Libya’s High National Elections Commission (HNEC) confirmed yesterday that it has officially received from parliament, the House of Representatives (HoR), the election law for the head of state.
It stated that it had received Law No. 1 of 2021 which contains 77 articles clarifying the powers of the head of state and the conditions and procedures for candidacy and voting.
The statement by HNEC also follows a joint statement yesterday by the Embassies of France, Germany, Italy, the United Kingdom and the United States in Libya urging inclusive, free and fair Libyan parliamentary and presidential elections on 24 December 2021.
The statement said the transfer by the HoR of the election law for the head of state represents a significant step towards the holding of elections on 24 December 2021.
‘‘Steps have been announced by the House of Representatives towards this goal, as rules for the presidential election were made public by the Speaker on 8 September, 2021, and progress has been made by HNEC on the preparations for holding the national presidential and parliamentary elections. Together, these represent significant steps towards the holding of elections on 24 December 2021.’’, the five states said.
A controversial law?
It must be kept in mind that the publication of the head of state election law and its official transfer to HNEC and UNSMIL, is controversial on two levels.
Ageela Saleh bypasses HoR members?
First, it was expected that the law would return from the HoR Legal and Constitutional Committee to the floor of the House for a final vote. Already, HoR members have objected to Ageela Saleh bypassing them on the House floor and issuing the law unilaterally.
There is talk of challenging the move at the courts.
Saleh and the HoR bypass HSC
On the second level, the High State Council (HSC) has already objected to the HoR passing the presidential election law in violation of the 2015 Skhirat Libyan Political Agreement (LPA).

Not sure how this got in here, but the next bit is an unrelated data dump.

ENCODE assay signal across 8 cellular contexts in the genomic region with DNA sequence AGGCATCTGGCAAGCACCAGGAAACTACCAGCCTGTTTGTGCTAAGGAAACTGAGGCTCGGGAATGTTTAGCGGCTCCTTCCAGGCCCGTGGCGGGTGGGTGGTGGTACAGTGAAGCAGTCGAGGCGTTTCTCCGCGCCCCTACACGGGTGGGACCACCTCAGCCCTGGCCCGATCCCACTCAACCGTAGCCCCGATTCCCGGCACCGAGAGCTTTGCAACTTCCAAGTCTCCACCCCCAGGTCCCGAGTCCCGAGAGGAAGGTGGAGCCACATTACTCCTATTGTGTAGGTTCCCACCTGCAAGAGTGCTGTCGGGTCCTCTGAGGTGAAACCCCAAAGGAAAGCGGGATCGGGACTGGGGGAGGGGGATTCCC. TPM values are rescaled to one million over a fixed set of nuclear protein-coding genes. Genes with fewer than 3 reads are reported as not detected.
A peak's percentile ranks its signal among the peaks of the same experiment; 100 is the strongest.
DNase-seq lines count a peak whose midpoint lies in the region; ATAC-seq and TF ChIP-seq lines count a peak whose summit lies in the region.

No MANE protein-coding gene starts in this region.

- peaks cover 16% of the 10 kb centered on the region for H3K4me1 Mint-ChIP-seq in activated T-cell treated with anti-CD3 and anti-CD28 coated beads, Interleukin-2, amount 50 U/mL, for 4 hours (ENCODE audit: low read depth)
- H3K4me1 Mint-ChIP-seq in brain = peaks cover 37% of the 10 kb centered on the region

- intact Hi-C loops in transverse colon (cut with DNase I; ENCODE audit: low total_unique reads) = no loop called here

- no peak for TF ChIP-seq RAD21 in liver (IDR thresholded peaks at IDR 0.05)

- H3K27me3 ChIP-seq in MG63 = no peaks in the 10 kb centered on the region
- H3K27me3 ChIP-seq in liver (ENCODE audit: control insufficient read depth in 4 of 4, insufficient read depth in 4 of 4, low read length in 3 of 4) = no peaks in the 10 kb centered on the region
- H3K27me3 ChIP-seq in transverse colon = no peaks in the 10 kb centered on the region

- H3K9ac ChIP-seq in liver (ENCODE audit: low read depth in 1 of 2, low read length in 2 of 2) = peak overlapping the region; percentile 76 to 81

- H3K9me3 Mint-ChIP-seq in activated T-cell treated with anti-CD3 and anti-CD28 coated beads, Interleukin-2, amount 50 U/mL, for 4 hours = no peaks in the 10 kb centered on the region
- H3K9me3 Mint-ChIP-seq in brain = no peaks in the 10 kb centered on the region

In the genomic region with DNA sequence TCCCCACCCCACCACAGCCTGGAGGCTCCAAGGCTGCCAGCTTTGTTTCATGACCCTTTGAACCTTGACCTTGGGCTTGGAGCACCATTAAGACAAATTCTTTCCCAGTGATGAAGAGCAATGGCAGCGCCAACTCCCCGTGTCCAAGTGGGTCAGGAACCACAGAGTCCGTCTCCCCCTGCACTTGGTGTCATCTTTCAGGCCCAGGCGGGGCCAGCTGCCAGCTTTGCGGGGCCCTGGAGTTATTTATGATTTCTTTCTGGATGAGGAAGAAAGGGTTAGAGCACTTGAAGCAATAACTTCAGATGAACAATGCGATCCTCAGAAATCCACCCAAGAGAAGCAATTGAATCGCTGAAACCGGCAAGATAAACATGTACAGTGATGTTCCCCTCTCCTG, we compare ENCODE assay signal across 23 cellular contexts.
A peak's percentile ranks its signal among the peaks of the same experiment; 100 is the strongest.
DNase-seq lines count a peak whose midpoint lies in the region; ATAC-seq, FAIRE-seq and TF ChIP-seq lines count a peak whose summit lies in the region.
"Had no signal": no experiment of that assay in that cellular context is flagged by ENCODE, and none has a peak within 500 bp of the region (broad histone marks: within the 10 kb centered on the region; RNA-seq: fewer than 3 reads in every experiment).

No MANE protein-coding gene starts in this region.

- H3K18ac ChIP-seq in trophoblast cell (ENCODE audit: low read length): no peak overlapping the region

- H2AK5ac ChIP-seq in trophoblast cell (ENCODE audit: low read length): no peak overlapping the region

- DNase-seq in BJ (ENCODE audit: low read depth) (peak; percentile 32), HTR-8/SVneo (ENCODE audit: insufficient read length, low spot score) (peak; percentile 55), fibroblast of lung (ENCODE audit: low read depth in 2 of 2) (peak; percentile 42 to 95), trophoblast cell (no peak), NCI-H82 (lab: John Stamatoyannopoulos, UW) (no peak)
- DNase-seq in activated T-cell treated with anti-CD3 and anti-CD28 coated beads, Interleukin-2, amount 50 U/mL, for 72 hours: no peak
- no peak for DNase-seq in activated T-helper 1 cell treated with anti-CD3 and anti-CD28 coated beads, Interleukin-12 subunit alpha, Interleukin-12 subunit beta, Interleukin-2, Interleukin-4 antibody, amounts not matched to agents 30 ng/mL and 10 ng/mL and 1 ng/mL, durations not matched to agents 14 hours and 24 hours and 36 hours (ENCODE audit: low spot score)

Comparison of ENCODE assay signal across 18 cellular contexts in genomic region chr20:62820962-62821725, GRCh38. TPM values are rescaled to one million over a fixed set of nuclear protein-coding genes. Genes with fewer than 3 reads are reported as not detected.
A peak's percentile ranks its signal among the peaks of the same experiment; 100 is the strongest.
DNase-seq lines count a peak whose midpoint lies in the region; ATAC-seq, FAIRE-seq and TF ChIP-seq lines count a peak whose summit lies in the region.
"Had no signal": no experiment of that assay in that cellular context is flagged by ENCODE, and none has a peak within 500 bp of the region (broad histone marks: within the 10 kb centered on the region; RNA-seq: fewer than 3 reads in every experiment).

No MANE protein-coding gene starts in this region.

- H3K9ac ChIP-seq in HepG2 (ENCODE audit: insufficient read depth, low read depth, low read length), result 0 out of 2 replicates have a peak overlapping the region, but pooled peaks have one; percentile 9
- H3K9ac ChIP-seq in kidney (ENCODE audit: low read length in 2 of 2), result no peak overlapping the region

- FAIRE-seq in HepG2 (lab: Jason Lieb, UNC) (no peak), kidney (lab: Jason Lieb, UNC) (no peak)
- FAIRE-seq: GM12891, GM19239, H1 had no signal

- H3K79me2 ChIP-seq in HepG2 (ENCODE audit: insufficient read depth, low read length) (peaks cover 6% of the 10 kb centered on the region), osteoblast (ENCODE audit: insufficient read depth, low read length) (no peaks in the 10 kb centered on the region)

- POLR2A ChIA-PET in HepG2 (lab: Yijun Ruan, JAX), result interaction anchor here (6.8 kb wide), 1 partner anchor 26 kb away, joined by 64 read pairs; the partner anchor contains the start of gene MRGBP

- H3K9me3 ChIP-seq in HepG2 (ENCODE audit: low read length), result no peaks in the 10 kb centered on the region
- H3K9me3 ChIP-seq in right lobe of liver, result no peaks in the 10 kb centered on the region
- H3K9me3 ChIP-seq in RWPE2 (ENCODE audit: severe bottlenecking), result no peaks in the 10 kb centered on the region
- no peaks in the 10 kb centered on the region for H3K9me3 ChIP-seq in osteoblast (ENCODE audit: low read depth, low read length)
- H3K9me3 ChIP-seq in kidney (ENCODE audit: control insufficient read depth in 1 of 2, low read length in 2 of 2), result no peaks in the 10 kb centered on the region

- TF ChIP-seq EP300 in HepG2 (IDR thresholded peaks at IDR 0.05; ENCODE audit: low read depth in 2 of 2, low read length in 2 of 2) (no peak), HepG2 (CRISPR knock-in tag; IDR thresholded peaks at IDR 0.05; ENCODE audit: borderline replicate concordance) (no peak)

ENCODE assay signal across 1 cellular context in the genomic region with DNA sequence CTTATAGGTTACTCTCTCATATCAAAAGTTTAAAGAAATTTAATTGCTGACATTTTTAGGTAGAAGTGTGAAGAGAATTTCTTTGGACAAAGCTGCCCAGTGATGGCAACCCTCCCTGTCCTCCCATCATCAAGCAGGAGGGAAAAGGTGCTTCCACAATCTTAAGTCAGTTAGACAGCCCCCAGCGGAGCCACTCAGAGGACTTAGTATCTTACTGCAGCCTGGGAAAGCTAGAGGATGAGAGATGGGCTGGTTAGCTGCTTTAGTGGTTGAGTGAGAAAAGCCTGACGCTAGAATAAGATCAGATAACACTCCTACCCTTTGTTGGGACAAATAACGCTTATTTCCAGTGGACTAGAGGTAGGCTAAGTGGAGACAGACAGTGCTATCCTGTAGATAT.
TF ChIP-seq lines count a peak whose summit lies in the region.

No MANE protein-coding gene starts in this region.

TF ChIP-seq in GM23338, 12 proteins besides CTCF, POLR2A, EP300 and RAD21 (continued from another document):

The HSC believes that the LPA is still paramount and objects to the 24 December elections being held without the holding of a referendum on the current controversial draft constitution.
Another reading of the LPDF’s Roadmap?
However, there is another reading of the Libyan situation which holds that the Libyan Political Dialogue Forum’s (LPDF) Roadmap, which gave birth to the new Government of National Unity and Presidency Council, has prominence over the LPA and that the Roadmap makes no specific reference to the HSC or consulting it on election laws.
Many HoR members, including obviously Ageela Saleh, hold this view and see the drafting of laws as the exclusive concern of the HoR. The HSC disagrees with this reading.
The absence of a constitution and an active constitutional court
In other mature democracies, this matter would be decided by the constitutional court interpreting the standing written/unwritten constitution.
In Libya, the constitutional court seldomly intervenes in what it sees as political matters and in fear of being the subject of attacks due to insecurity.
On 26 July UNSMIL still urging adhering to LPA
It was only on 26 July this year that UNSMIL stressed ‘‘the importance of an inclusive electoral process and of including the High State Council in the preparation of the electoral laws, including during the meeting in Rome, in line with relevant provisions of the Libyan Political Agreement and the Tunis Roadmap regarding the preparation of the electoral legislation.
UNSMIL urges the HoR and the HCS to act in goodwill towards these objectives and to coordinate in line with the relevant provisions of the LPA.’’
The statement came after UNSMIL had participated in the HoR’s July law drafting Rome meeting as a technical advisor.